One of the first items of business for the California legislature upon being sworn in yesterday was to reintroduce the gay marriage legalization bill which passed through both houses last year, only to be vetoed by the Governor. Writing on the OC Blog, Assemblyman Chuck DeVore decided to add a new argument to the gay marriage debate: it would embolden NAMBLA!
Mr. (Mark) Leno's bill hopelessly blurs the line of traditional marriage to the point that under the equal protection provisions of the Fourteenth Amendment as applied to the First Amendment, we might see a devout Saudi Arabian immigrant suing under religious discrimination reasons to allow him to have four wives in California. Or, we could see NAMBLA (North American Man-Boy Love Association) suing to lower the age of consent to allow relationships between adult males and boys. After all, if marriage is no longer marriage, then anything goes. I do not dispute that two people can love each other and care for each other, but marriage has been defined by thousands of years of tradition and experience. The Legislature ought not to take a step down this slippery slope.
This is the man-on-dog, man-on-box turtle, slippery-slope, "please save me from marrying my pet" argument made popular by noted maniac Rick Santorum. The idea that homosexuals are essentially on the same side of the dividing line as child molestors is outrageous. The only people who seem to think deeply about how "anything goes" if gay marriage were to be allowed are conservative legislators. Exactly what is it in their makeup that makes them so afraid of their capacity to be perverse? Hmm, maybe I've answered my own question.
The truth is that the world is coming to an understanding that two people who love one another should be accorded all the abilities to publicly express that love, as well as the social and financial benefits therein.
Last month, South Africa joined the Netherlands, Belgium, Canada and Spain in opening civil marriage to same-sex couples, allowing them equal economic benefits, legal rights and social status as families. The law, passed by an astounding 230-41 margin in Parliament, was in response to an equally notable unanimous decision last year by the South African Constitutional Court. It ruled that the post-apartheid constitution ensures the dignity and equality of all people - and that includes lesbian and gay couples wishing to affirm their love and commitment through civil marriage.
Days afterward, when faced with five Israeli lesbian and gay couples who had married in Canada, Israel's Supreme Court ruled that the government is required to officially register them as they would any other foreign marriage [...]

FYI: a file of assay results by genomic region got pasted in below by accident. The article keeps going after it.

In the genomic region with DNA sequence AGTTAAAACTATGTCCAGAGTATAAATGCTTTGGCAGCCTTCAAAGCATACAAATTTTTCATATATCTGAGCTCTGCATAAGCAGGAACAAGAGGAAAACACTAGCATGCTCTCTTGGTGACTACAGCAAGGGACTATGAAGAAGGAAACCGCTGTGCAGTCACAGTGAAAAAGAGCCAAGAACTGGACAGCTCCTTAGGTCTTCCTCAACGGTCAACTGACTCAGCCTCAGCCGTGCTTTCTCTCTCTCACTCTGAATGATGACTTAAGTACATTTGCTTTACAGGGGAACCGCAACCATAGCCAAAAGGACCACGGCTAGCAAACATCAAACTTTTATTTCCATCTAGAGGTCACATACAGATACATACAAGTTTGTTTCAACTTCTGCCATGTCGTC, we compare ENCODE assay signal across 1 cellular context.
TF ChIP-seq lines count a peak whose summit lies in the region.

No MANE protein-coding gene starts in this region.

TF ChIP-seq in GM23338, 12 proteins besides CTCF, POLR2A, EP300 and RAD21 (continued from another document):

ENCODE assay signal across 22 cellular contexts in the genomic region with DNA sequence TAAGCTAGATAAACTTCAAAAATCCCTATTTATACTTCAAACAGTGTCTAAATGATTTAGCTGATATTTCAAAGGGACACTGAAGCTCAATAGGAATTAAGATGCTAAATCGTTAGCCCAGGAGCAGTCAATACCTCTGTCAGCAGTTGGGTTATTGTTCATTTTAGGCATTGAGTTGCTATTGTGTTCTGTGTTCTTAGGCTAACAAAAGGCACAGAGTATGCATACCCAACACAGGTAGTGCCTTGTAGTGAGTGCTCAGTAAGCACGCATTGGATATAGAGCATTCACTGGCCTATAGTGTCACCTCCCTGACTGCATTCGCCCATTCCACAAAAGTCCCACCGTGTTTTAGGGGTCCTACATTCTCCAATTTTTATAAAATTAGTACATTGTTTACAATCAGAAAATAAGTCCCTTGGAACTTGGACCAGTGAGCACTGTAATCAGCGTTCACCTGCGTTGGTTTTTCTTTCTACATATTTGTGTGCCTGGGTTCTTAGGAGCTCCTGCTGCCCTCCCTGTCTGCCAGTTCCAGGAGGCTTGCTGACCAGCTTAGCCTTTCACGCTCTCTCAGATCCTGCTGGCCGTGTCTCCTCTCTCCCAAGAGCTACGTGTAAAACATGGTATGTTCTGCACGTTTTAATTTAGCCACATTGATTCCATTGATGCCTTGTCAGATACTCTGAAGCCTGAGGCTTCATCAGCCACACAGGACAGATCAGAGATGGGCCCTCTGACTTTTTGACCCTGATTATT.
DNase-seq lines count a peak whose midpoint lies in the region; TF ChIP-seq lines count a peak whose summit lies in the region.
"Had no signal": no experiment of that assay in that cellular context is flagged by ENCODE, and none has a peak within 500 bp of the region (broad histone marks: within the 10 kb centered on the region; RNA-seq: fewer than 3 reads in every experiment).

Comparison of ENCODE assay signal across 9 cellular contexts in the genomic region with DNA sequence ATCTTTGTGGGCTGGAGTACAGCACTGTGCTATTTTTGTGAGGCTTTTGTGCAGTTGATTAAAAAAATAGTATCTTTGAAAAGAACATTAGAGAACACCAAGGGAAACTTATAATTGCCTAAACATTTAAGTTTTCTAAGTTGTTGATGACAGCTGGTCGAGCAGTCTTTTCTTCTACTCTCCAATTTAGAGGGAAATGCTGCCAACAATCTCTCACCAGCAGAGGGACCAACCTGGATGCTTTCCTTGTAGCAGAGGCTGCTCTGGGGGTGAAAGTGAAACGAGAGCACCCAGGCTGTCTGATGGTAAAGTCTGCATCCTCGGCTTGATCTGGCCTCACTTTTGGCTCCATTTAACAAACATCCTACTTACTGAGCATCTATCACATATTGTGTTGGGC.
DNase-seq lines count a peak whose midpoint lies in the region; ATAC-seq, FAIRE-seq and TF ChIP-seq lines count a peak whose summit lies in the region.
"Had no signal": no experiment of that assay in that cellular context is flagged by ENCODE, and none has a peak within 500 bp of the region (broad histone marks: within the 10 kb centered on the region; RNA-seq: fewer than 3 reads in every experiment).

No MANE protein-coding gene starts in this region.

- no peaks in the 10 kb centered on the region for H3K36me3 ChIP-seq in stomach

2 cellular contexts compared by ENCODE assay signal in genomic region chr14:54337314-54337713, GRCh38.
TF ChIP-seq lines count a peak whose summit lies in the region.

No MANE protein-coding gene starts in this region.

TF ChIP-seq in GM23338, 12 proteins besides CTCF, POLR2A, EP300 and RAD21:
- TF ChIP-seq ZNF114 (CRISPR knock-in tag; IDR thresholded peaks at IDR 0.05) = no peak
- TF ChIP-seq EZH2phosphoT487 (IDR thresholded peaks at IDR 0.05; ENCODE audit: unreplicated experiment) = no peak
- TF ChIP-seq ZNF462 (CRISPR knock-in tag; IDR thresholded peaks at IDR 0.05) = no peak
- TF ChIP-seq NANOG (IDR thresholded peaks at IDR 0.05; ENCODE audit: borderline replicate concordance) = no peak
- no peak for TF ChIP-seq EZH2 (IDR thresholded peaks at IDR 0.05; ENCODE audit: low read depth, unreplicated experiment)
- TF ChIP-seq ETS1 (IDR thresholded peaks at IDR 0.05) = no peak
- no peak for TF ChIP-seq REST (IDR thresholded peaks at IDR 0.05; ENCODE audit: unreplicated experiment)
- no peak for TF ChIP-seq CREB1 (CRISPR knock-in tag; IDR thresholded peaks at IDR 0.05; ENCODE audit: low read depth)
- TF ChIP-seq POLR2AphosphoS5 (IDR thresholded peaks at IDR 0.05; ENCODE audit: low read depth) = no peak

Denmark in 1989 became the first nation to legally recognize same-sex relationships, and Norway, Sweden, Iceland and Finland swiftly followed that lead. Much of Europe, including France, Germany, Portugal and Hungary, now recognizes same-sex partnerships for a range of purposes, including inheritance, property and social-benefits rights. Countries in formerly communist blocs - the Czech Republic and Slovenia - recognize partnerships, and Croatia has extended some economic benefits to same-sex couples.
In September, the Senate in Uruguay voted 25 to 2 to pass a broad partnership law, positioning that country to be the first Latin American nation to extend legal rights when it is passed by the full legislature. New Zealand's and Australia's domestic partnership laws allow some of the most important benefits, such as immigration, inheritance and property rights. The government in Taiwan suggested a bill allowing same-sex marriage, though nothing has yet come of it. In Brazil, Argentina, Italy and Switzerland, some economic and legal rights have been extended by city and regional authorities. Just last month, Mexico City broke ground as the first government entity in that country to recognize same-sex civil unions.
Our Puritan heritage means that we'll still have homophobes like Chuck DeVore trying to hold back the global tide of recognition for same-sex couples. But, as Martin Luther King once said, the long arc of history bends toward justice.